Justice and Voluntaryism

The question of what “justice” is under Voluntaryism is a difficult one because there is potential for both ambiguity and market choice in its delivery. Justice is the idea that harms against discrete human victims, that is, property rights violations, can be corrected or made right by holding the perpetrator accountable and restoring the victim to whole as best as possible. From the Voluntaryist perspective, the overriding principle is to maximize consent while minimizing initiation of force in the process. Accomplishing these goals requires narrowly tailoring restoration to the harms committed and not escalating the harms in the process.

Where this gets especially tricky is in recognizing that each person has a different sensibility about what “justice” is. You can test this for yourself to prove this idea empirically. Gather a few of your friends together and give them a hypothetical: A homeless man is beaten by a group of 3 delinquent teenagers ages 16, 17, and 18. He is bruised and bloody but survives. Ask your friends what justice would look like for each of these teens as to the homeless man. Tell them to keep their answers private by writing down what they think out of view. Ask them after they are finished to say what should happen in detail of scope, actions, and duration, not just a generality of “jail.” Chances are, each of those friends will have a different idea of what should be done even if they all agree that a harm took place.

This is the issue we face when we’re talking about “justice” that makes it difficult to wade through: each person has a different idea about what is “just.”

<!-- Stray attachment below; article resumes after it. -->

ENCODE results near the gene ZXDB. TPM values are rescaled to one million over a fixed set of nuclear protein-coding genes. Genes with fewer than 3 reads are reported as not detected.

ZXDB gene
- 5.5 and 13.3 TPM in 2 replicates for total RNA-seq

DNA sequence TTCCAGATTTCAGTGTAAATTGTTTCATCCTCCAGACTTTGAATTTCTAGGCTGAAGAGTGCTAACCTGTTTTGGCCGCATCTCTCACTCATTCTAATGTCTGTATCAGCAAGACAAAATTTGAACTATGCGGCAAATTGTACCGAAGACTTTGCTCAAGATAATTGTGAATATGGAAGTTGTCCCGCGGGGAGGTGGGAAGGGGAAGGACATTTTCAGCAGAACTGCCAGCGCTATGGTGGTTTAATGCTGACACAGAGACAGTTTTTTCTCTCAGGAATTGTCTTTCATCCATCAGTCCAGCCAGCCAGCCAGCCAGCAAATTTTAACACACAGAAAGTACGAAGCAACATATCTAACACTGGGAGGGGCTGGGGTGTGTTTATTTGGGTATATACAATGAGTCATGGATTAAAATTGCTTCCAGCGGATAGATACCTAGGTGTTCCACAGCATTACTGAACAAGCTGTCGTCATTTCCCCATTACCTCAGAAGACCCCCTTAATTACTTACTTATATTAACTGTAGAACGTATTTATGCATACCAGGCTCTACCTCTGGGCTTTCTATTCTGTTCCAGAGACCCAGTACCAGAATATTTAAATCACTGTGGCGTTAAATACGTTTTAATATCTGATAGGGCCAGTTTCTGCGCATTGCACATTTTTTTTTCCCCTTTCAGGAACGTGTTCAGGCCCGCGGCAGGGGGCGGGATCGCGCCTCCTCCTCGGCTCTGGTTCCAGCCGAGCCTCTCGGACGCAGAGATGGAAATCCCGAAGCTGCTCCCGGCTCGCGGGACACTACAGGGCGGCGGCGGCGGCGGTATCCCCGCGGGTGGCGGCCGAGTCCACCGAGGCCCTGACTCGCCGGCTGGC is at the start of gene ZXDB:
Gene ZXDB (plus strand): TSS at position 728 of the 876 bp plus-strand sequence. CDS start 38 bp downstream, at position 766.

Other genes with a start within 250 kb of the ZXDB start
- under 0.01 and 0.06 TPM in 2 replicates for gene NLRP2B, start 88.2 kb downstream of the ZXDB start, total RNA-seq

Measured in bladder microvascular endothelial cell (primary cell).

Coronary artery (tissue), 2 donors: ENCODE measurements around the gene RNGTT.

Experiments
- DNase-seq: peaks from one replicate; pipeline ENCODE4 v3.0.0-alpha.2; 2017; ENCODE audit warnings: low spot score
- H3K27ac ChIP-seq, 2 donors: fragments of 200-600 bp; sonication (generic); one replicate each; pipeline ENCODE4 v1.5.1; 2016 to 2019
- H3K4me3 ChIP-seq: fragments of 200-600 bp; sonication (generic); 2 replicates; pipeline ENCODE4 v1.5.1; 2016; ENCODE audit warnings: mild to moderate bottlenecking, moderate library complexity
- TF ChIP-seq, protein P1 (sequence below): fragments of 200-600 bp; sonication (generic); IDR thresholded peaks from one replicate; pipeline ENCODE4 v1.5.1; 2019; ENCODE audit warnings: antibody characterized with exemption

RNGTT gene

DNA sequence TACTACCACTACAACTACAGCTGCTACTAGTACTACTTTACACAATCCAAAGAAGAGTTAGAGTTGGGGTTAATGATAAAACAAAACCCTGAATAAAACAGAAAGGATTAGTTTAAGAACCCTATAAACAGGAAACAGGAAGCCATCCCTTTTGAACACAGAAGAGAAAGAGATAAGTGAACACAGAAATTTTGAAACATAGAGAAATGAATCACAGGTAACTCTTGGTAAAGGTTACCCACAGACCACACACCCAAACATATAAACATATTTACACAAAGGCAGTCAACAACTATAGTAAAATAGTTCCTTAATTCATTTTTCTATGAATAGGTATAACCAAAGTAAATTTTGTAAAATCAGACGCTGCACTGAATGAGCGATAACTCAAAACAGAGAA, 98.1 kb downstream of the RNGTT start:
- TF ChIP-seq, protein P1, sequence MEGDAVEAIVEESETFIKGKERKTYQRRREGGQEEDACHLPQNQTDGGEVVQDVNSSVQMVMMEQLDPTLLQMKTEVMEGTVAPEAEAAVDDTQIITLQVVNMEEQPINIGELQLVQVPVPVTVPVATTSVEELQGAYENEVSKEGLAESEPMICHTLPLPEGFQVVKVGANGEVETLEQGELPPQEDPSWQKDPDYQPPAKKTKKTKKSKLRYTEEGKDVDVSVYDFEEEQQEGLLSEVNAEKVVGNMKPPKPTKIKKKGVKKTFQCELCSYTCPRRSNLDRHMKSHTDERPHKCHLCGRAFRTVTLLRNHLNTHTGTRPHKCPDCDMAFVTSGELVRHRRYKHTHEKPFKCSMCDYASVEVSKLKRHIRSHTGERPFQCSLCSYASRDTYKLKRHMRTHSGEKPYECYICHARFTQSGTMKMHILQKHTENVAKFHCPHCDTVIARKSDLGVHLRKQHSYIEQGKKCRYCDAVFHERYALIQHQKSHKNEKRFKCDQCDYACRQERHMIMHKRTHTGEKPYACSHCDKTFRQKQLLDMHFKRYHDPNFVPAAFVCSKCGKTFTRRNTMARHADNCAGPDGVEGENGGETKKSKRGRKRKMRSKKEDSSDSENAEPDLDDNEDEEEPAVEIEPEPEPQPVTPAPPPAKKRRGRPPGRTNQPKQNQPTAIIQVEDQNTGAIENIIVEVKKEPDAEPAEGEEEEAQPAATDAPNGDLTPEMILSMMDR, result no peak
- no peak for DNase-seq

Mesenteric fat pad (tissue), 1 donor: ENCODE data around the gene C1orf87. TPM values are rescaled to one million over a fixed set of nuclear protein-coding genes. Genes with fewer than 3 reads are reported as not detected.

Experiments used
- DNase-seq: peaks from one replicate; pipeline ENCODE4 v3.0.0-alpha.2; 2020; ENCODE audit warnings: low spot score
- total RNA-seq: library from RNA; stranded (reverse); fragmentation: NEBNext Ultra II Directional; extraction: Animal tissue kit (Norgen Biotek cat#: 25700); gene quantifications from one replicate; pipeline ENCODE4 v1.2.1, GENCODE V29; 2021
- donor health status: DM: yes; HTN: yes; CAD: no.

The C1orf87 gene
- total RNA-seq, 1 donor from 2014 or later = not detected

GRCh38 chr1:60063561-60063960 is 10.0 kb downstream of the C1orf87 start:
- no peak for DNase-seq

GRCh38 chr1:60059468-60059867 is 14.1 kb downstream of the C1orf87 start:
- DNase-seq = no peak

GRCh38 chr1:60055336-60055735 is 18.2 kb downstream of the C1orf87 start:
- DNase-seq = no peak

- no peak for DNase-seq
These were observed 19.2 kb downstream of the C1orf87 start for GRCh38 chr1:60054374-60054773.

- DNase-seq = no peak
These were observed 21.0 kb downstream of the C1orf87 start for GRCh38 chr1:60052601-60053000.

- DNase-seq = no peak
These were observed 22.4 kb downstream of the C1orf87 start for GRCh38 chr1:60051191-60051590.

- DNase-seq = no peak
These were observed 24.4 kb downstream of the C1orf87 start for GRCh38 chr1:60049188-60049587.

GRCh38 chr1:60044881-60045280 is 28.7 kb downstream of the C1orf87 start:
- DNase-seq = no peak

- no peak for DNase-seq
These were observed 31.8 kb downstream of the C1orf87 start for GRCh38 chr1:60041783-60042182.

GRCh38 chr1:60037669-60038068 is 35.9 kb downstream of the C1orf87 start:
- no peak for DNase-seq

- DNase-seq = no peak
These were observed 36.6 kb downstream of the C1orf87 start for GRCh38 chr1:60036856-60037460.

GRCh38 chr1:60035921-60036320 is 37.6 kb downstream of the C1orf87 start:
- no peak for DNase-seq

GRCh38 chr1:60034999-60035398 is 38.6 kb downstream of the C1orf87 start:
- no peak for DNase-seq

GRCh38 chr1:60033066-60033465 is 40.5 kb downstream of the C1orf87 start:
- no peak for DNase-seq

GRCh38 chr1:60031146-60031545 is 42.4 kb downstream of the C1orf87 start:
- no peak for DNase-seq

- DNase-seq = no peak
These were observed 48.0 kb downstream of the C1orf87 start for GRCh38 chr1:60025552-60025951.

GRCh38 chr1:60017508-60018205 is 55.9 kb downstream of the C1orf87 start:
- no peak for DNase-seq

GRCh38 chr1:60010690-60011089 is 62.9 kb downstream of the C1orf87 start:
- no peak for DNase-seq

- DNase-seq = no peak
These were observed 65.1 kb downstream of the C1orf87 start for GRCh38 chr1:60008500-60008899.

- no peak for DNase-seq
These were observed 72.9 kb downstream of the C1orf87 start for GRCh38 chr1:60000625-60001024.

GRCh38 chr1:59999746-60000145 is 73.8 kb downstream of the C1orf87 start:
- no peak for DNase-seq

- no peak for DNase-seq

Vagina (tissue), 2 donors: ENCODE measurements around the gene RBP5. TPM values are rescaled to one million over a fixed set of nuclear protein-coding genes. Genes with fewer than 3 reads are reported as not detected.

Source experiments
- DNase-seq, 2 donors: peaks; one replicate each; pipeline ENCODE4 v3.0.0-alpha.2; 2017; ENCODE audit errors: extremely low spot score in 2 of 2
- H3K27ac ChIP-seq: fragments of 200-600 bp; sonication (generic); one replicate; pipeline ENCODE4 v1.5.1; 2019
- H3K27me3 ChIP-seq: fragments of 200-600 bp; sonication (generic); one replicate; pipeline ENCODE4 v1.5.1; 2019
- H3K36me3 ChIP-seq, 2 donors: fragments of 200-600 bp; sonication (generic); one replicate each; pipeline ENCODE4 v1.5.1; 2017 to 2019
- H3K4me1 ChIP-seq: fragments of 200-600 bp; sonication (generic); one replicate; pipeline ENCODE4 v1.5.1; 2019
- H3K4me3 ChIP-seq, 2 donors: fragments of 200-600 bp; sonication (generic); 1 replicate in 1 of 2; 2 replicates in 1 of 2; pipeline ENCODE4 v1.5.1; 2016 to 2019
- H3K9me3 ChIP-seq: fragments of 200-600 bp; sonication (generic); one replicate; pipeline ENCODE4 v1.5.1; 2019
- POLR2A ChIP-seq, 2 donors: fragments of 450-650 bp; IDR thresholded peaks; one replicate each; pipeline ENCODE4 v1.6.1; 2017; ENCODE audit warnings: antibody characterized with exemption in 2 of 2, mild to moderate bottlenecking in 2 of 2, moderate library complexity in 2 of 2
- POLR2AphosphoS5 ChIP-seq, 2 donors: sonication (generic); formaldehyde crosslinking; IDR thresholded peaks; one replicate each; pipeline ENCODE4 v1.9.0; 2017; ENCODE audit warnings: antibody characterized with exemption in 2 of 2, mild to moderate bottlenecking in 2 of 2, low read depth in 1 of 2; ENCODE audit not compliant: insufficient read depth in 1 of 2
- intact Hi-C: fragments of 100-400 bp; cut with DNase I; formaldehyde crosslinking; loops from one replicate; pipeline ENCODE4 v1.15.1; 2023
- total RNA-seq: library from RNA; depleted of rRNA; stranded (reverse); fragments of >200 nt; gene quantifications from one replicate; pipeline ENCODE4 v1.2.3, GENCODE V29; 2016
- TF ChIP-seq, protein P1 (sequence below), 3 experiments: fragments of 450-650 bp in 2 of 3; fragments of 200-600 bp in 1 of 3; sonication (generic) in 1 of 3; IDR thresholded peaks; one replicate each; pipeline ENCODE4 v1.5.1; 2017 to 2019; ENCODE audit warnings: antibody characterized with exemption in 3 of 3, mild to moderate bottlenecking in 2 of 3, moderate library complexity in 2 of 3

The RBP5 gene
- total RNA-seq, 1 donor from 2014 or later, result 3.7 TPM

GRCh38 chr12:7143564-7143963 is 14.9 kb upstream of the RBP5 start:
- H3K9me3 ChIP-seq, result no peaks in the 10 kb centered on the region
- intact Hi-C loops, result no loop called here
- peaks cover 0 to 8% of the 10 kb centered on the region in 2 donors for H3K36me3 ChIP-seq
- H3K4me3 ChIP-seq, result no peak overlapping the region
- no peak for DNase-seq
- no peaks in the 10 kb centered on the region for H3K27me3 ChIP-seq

For the Voluntaryist, the possibility of answers can be found in a circumscribed form. Justice must:

  1. Be narrowly tied to the actor and harm convicted of.
  2. Be tied to the wishes of the victim and, if the victim is unable to speak due to death or incapacity, tied to the wishes of the next of kin or the discrete individual(s) most affected by the death/incapacity. (No abstractions of “society.”)

In this manner, escalation is avoided, but the terms of justice are subject to the desires of the victim or victim’s bereaved.

To help contextualize this, let’s take an example of murder. A man is walking down a street late at night when a thug grabs the man by the neck, strangles him to death, and takes his watch and wallet. The thug is later caught by police and is survived by his wife and two children.

Under Voluntaryist values, it is not an escalation to seek a death sentence for the thug as the thug himself took a life. This would not be an escalation, but parity with the harm. It would also be appropriate to seek damages for the valuables taken and for the emotional and financial harm put onto the family.

Alternatively, it would be within the wife’s ability to forgive the thug if she had no part in the orchestration. If she wishes, should offer forgiveness, and not seek a death sentence. This is in line with Voluntaryist thought because she is not escalating harms and, as a victim, she holds the keys to forgiving someone. However, other members of the family can also share their wishes too and, if they override by majority, say, the kids and the parents of the deceased want the death penalty, they can request that as well.

The only other ways the victim’s family could be overridden would be that a.) The victim’s will and testament says what justice the victim wishes for in the event of being murdered or b.) The family makes a request that escalates harm and so must be disregarded, such as asking that the thug’s brother who was not involved be sentenced to death too. c.) The perpetrator is also the closest surviving member, moving decisions out of their hands.

For another example of escalation, think of this hypothetical: A woman is heading to a business meeting to propose a new project. A man with a hot coffee accidentally trips and hits into her, spilling his drink onto her suit and bruising her leg. Her clothes are stained and ruined, and her bruise is uncomfortable. If she were to seek $1 billion in compensation, her claims would be far beyond the harm as her dress was not that expensive and the bruise she suffered, while meriting medical attention restitution and restitution for her time, comes nowhere close to $1 billion.